EpiBone, the stem-cell startup co-founded by electrical engineering alumna Nina Tandon EE'01, combines 3D printing, 3D carving with stem cells to grow bone and cartilage. These living skeletal replacement parts may sound like the stuff of science fiction but Tandon’s company has made it a reality. The process works in three steps. First a CT scan of the patient gives all relevant data for size and shape of the bone; adult stem cells are also taken from the patient’s abdominal fat. Next, Tandon’s team fashions a model of the bone and builds a customized bioreactor—a sort of incubator that creates the ideal setting of nourishment, temperature, movement, and pressure for cell growth—to grow the extracted stem cells. Finally, stem cells are infused into the model, also called a scaffold, and developed into bone cells within the bioreactor. Bones can be ready to be implanted in the patient after three weeks.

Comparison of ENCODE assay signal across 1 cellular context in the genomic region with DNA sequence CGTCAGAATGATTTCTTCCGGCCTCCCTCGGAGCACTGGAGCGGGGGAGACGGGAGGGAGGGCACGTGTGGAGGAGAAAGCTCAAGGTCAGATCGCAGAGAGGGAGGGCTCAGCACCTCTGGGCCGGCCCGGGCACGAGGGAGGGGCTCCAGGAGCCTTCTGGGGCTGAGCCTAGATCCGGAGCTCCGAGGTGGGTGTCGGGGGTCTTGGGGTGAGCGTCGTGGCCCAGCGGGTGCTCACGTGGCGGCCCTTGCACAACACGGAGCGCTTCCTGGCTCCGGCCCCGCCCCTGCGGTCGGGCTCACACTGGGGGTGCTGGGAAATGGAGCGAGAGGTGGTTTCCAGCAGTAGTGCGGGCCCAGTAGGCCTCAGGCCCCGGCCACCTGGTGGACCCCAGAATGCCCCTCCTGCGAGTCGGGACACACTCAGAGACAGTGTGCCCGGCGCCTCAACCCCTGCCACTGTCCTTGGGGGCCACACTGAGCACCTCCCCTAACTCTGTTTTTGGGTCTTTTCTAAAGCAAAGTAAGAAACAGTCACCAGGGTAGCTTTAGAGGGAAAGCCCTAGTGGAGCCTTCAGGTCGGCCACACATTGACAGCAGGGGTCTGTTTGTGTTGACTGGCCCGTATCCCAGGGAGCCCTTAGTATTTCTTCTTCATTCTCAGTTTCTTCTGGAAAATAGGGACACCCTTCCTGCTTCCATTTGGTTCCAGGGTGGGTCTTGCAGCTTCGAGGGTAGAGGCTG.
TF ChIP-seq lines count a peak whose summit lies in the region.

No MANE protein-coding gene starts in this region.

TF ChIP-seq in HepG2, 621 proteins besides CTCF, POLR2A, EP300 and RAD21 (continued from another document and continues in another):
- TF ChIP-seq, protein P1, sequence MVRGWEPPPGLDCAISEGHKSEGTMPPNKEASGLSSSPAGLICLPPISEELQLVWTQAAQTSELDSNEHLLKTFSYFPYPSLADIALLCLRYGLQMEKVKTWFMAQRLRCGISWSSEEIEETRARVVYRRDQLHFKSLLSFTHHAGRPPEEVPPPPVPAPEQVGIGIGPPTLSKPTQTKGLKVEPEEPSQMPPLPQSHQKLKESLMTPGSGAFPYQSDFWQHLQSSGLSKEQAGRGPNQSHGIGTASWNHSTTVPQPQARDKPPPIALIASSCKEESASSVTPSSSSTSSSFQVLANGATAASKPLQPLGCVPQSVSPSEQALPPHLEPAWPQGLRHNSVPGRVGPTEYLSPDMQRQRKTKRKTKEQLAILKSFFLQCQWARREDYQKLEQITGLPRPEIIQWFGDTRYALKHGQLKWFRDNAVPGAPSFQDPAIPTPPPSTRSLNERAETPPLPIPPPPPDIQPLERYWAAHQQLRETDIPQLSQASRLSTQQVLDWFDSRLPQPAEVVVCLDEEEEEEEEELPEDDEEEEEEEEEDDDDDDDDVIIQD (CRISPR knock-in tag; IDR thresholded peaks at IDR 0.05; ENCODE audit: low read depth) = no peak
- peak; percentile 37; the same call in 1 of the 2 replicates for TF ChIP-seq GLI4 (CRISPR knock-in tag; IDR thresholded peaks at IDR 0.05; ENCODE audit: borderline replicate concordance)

Tandon knew going into the business that she and her team were trying to solve problems that would take years of research and experimentation. As the company’s CEO, she says that not burning out requires a great deal of stamina and inquisitiveness. “The real challenge with this job is to make sure that you show up every day to run a marathon, cheerfully. You must have that joy or else there is no fuel.”

Named one of the 100 most creative people in business by Fast Company, Tandon, who earned both her PhD and MBA at Columbia, loved the hands-on aspects of her Cooper education, finding those experiences particularly valuable for her future business. “I think it grew me into the kind of engineer that is a bit scrappy.”


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